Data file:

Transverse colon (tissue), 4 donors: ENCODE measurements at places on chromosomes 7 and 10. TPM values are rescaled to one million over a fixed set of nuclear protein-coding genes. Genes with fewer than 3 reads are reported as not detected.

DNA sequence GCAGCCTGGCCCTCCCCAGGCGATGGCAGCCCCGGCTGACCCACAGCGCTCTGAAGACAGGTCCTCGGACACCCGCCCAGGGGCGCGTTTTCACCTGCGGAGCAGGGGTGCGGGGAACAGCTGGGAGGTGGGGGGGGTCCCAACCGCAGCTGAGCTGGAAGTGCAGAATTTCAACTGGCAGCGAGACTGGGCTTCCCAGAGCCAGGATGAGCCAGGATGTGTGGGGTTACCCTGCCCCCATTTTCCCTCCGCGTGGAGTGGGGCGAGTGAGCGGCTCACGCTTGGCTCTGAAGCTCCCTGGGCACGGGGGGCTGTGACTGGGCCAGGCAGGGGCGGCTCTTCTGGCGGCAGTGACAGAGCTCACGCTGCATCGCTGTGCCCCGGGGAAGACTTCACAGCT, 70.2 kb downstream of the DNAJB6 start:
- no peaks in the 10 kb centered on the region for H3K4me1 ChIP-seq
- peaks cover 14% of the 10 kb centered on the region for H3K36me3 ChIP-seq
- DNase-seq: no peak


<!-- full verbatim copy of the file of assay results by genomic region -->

Transverse colon (tissue), 4 donors: ENCODE measurements at places on chromosomes 7 and 10. TPM values are rescaled to one million over a fixed set of nuclear protein-coding genes. Genes with fewer than 3 reads are reported as not detected.

DNA sequence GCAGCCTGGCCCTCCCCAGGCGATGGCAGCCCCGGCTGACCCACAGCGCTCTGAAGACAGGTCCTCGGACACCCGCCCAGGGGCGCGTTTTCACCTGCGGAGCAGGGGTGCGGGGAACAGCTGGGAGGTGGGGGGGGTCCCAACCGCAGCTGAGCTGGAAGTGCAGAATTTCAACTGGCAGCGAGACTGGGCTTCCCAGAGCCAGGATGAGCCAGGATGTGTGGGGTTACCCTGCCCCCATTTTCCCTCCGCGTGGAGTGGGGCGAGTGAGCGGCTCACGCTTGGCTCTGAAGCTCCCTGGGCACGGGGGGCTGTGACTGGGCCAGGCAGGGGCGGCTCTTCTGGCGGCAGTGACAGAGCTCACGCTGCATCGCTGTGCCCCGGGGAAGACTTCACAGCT, 70.2 kb downstream of the DNAJB6 start:
- no peaks in the 10 kb centered on the region for H3K4me1 ChIP-seq
- peaks cover 14% of the 10 kb centered on the region for H3K36me3 ChIP-seq
- DNase-seq: no peak